In response to previous incidents, the high school adopted a policy prohibiting the display of the Confederate flag on school grounds. When plaintiffs A.M. and A.T. came to school at the beginning of the spring 2006 semester carrying purses adorned with large images of the Confederate battle flag, administrators required them to cease carrying the purses (giving them the option of leaving the purses in the administrative offices until school ended for the day, or to have someone come and pick the purses up from the school). The girls voluntarily went home for the day rather than comply with the demand.God knows, under Tinker, it's difficult to see how any different result was possible. What's striking is the racial hostility that led to the policy:
during the 2002-2003 school year, there were 35 reported incidences of race-related problems. The next year brought one referral based on a student’s use of a racial epithet against another student. During the 2004-2005 school year, there were ten referrals involving racial incidents. One of these incidents involved a student who drew a Confederate flag in his notebook accompanied by the statement “No niggers; subject to hanging.” Finally, during the 2005-2006 school year (the year in which A.M. and A.T. brought their purses), there were sevenThis is Burleson, Texas, at a school with about a 3% black population. Love ya, Texas! Making Misisssippi look good!
race-related referrals. One involved a student who drew a noose and made comments about hanging minorities. * * *
Also during the 2002-2003 school year, a BHS student “shoved a Confederate Flag in the face of several members” of another high school’s all-black girls volleyball team as they walked through the BHS hallways. According to Crummel, this incident caused tension and required Crummel, who was then the principal at BHS, to apologize on behalf of the school. Thereafter, BHS students attempted to display the flag at athletic events, prompting BHS administration and staff to “intervene.” The same school year (2002-2003), supporters of a predominantly African-American school left BHS during a sporting event because a BHS student waived [sic -- TBA] the flag from his pick-up truck in front of them. This caused the state high school athletics governing body to view the display of the flag at BHS events as a racial insult and a means of intimidation, and led to the consideration of sanctions against BHS because the school was “identified [as] having a reputation . . . as being openly hostile to African-Americans; if not simply racist.” That year, some white BHS students also waved a Confederate flag in the direction of a group of fellow African-American students as they waited for the bus. According to Crummel, the staff viewed this “as an attempt to intimidate our African-American students.” Following these incidents, during the 2002-2003 school year, BHS instituted the ban on visible displays of the Confederate flag. * * *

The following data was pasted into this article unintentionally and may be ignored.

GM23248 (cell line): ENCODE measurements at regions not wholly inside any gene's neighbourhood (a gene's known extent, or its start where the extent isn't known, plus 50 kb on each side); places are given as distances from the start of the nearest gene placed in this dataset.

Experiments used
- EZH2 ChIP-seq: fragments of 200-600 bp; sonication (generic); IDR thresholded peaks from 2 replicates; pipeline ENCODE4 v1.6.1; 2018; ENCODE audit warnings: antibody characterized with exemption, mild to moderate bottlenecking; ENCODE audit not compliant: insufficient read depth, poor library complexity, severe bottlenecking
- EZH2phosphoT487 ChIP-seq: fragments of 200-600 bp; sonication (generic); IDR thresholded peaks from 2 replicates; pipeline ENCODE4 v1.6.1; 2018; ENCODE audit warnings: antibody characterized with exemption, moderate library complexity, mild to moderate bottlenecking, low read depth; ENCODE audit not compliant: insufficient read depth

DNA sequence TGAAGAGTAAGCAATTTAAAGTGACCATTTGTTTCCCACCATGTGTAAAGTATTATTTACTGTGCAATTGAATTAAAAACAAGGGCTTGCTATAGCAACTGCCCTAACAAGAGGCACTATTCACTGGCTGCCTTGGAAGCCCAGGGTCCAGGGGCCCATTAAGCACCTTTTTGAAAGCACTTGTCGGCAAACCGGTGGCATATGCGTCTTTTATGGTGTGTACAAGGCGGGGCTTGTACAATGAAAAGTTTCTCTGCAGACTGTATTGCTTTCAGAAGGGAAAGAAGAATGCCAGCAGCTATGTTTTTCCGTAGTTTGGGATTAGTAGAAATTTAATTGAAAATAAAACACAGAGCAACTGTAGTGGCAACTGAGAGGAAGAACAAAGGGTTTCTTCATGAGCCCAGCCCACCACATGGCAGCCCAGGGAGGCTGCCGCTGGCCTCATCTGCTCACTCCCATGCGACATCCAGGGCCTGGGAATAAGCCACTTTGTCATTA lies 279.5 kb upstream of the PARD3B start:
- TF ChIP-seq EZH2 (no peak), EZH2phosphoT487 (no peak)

On Martin Luther King, Jr. Day in 2006 -- less than a month after A.M. and A.T. carried their purses to school -- a homemade Confederate battle flag was raised on the BHS flagpole and graffiti representing the flag was drawn on the sidewalk below. In December 2006, the following academic year, a white BHS student attempted to wrap his belt around an African-American student’s neck while using racial epithets and threatening to hang him.
(Judge Garwood writes separately to emphasize that a flat ban on the Confederate battle flag merely on the basis that "'some who display that flag 'may' harbor racial bias or belief in racial separation," absent some history at the school supporting that inference, would not pass muster under Tinker. I suppose one could make the same argument about the swastika.)